Try to use either unrefined Virgin Coconut Oil or organic palm oil for cooking. Use organic butter from grass-fed dairy instead of margarine. Use "cold-pressed" pure 100% extra virgin olive oil in your salads. Get your good fats from "wild-caught" salmon (or other fish), cage-free or free-range eggs, organic butter from grass-fed dairy, real cheese (preferably from grass-fed dairy), organic whole milk from grass-fed dairy, organic peanut butter (non-hydrogenated), walnuts, avocados, flaxseeds, wild venison, grass-fed beef, free-range poultry, free-range pork, grass-fed lamb or goat, etc.

Avoid all sugar, HFCS, refined flour, cakes, pies, breads, refined sugary cereals, soft drinks, candy, cookies, crackers, etc. They all raise your triglycerides and lower your "good" HDL cholesterol which is not good.

Taking a "molecularly distilled" omega-3 DHA supplement two or three times a day should also help. (Keep these supplements in the freezer). Omega-3 supplements will increase your "good" HDL and lower your triglycerides.

Admin

manuel g 12.12.2006. 13:42

I dont have diabetes but have developed neuropathy ,what is it and what are the long term effects of it? Array

manuel g

Admin 12.12.2006. 13:42

People can develop neuropathy without having diabetes. A major cause that comes to mind is Pernicious Anemia. Has your doctor checked your Vitamin B12 levels? This is a rare form of B12 deficiency that must be corrected with injections. I would have your Folic Acid levels checked as well.

I would also assess thyroid levels. Some people experience neuropathy like symptoms when their levels are too low.

I would also evaluate you for Celiac antibodies. Some people with neurological disorders (including calcium deposits in the brain, epilepsy, and ataxia) turn out to have a sensitivity to gluten. This is worth screening for since the gluten free diet is 100% natural and should stop or at least improve symptoms.

Also, some people develop antibodies to their own nerves. This would be a case of autoimmune neuropathy.

Lastly, has you been screened for Type 2 diabetes to rule it out? Many people go for years without knowing they have it, until they develop secondary problems and the damage is done. Is your circulation poor as well?

There are many natural supplements that have actually be proven to show promise in treating neuropathy.

Benfotiamine (fat-soluable B1), Omega 3, and Alpha Lipoic Acid come to mind.

If you have peripheral neuropathy (arms and legs), be careful not to injure your feet and check them every night for cuts. They can become infected and you wouldn't know it, leading to amputation.

If you have autonomic neuropathy (which affects the heart, stomach etc.) this is a bit more dangerous. If you develop gastroparesis, you stomach will not empty properly. If it affects you heart, you can develop serious arrythmias or sudden cardiac arrest. You may eventually need a pacemaker if your case is severe. Luckily, this type seems to be rarer.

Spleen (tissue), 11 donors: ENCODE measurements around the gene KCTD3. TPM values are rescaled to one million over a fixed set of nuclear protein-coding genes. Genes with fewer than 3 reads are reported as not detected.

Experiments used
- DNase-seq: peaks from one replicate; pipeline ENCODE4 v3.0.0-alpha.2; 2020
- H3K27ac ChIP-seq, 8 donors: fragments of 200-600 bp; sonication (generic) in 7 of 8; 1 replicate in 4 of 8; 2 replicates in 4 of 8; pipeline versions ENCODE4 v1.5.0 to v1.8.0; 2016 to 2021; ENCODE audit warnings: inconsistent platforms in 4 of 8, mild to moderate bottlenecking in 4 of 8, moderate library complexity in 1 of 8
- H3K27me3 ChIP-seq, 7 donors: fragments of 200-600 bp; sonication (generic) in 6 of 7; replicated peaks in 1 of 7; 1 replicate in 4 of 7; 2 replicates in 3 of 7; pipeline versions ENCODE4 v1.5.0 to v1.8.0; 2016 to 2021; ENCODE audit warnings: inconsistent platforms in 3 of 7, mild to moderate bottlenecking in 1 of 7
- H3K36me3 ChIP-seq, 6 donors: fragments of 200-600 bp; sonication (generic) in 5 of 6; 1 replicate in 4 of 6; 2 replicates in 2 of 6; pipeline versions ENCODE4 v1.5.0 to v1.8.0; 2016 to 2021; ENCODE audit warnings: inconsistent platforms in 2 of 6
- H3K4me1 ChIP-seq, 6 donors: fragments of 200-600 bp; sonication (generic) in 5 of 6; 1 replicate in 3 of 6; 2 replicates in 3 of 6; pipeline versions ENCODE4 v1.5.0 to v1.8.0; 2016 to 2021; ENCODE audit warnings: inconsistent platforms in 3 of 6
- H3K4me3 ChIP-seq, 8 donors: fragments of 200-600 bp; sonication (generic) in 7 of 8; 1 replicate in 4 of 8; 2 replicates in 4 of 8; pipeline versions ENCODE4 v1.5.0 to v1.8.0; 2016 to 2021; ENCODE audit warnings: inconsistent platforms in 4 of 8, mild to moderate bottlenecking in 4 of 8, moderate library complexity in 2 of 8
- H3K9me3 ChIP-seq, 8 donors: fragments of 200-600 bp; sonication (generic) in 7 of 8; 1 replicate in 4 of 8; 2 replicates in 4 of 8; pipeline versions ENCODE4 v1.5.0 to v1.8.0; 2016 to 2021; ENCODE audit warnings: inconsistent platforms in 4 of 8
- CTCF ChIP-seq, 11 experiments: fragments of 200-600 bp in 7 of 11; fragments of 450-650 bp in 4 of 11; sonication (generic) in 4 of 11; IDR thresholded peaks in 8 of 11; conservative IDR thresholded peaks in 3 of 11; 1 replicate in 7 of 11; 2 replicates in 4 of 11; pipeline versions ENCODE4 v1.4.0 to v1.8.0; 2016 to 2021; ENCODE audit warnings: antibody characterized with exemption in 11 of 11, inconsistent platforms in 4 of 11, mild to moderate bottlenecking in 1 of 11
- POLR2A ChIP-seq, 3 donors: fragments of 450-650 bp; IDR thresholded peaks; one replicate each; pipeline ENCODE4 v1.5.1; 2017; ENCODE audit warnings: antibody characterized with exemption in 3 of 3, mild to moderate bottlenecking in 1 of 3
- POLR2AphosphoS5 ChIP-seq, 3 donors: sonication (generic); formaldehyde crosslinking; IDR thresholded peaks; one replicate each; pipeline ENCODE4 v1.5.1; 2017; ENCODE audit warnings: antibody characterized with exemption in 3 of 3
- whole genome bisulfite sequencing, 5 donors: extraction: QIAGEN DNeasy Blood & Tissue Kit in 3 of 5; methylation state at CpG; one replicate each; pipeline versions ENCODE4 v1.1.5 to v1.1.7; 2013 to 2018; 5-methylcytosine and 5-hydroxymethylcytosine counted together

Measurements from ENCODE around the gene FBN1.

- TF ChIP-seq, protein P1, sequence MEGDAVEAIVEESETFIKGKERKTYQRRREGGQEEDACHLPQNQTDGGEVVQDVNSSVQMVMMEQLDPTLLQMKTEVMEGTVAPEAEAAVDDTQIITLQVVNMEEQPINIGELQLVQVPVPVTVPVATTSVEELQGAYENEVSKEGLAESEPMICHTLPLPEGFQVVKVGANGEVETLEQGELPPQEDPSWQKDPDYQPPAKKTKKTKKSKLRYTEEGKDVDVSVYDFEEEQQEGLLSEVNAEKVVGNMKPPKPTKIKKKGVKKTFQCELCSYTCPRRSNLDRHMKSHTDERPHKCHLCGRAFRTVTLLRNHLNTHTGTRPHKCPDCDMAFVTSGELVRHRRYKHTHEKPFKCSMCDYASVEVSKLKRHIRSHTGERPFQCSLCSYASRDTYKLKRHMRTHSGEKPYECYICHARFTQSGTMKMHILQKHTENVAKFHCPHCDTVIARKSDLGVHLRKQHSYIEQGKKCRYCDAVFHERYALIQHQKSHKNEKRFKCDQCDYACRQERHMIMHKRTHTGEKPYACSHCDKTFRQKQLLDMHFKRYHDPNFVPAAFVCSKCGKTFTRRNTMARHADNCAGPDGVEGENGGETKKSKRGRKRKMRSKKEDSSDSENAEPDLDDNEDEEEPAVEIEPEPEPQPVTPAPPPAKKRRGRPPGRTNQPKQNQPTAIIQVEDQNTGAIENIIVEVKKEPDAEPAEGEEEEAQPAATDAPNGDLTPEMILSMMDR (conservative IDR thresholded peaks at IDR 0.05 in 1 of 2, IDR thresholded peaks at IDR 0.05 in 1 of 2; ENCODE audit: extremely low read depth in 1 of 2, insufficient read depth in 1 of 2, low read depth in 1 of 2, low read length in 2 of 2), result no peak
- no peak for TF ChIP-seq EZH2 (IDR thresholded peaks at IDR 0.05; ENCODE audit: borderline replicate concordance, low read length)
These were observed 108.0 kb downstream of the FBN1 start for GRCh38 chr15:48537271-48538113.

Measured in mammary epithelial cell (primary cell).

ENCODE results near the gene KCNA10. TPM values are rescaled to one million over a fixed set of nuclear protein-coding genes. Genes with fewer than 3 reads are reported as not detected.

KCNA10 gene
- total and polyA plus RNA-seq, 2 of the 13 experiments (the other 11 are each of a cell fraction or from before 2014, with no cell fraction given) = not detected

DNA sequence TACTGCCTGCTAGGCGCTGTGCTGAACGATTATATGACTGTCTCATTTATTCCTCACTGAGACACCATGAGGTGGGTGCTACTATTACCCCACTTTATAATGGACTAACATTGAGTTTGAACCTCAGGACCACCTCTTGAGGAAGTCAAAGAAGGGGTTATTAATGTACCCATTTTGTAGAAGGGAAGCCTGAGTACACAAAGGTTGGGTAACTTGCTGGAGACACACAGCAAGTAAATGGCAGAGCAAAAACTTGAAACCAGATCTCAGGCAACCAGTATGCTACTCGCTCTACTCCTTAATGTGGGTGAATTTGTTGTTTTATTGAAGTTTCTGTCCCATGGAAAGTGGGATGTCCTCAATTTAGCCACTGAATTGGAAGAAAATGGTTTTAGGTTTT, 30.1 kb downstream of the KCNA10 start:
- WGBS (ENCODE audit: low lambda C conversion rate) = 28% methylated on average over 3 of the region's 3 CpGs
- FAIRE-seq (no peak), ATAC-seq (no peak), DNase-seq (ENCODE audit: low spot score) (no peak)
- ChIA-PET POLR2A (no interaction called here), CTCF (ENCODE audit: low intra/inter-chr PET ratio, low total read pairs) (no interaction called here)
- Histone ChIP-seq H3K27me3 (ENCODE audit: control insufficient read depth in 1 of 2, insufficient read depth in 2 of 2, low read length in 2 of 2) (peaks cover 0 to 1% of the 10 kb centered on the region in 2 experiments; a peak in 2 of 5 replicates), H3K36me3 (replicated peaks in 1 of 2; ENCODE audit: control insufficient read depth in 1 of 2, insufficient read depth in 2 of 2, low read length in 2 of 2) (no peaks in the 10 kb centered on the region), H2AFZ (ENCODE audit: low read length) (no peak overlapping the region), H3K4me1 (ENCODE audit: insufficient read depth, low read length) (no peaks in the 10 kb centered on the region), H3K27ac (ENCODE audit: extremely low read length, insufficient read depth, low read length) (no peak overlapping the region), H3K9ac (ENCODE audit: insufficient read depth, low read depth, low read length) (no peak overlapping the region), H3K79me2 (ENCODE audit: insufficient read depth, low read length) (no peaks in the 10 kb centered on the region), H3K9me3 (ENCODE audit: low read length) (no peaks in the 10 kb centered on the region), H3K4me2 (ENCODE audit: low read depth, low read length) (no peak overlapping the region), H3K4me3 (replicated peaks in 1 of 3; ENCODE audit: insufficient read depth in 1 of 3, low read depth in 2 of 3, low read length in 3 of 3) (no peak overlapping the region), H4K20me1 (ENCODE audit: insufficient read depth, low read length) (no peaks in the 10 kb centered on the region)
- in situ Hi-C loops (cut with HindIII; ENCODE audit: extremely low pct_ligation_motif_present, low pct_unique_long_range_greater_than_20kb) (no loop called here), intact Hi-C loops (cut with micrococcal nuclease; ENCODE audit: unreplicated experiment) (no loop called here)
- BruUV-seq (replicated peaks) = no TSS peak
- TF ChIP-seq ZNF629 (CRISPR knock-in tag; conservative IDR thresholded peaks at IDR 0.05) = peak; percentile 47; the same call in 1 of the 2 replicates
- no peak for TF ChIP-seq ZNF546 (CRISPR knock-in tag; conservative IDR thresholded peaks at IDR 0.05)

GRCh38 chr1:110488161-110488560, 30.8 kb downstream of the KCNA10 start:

Admin

Tee 08.04.2011. 03:58

What IS cardiac arrest? Array

Tee

Admin 08.04.2011. 03:58

It's what some people get when they don't get enough omega-3 fatty acids in their diet. These fatty acids are essential for life. So cardiac arrest can be seen simply as sudden cardiac death. The heart ceases to beat or beat effectively enough to provide life. Be sure you get plenty of omega-3 fatty acids in your diet.

EDIT: I can't believe an apparent "Paramedic" would claim that sudden cardiac arrest has "nothing to do with omega-3 fatty acids" in the diet. In America, 96,000 sudden cardiac deaths per year alone could be saved by taking omega-3 fatty acids.

http://www.medicinenet.com/omega-3_fatty_acids/article.htm

Let's not spread MORE misinformation please. People have been left confused long enough thanks mainly to the statin industry. Anytime you have an omega-3 versus omega-6 fatty acid imbalance in the body, you will always have elevated cholesterol levels. Over ninety percent of Americans are deficient in Omega-3 fatty acids due to it's commercial farming practices with grain feed and the highly refined polyunsaturated vegetable and seed oils. Furthermore, the highly processed foods often have the omega-3 fatty acids removed to keep their products from becoming rancid on store shelves. Omega-3 fatty acids are essential for life. Omega-3 fatty acids and omega-6 fatty acids should be in a one-to-one ratio in the diet. This was the case prior to the 1940's before commercial farming and the abundant use of the highly refined polyunsaturated vegetable and seed oils which are deodorized rancid oils that are way too high in omega-6, which are inflammatory in the body. Omega-3 fatty acids are anti-inflammatory.

http://www.insidershealth.com/article/omega_3_deficiency_responsible_for_more_than_96_000_deaths_each_year/3678

Admin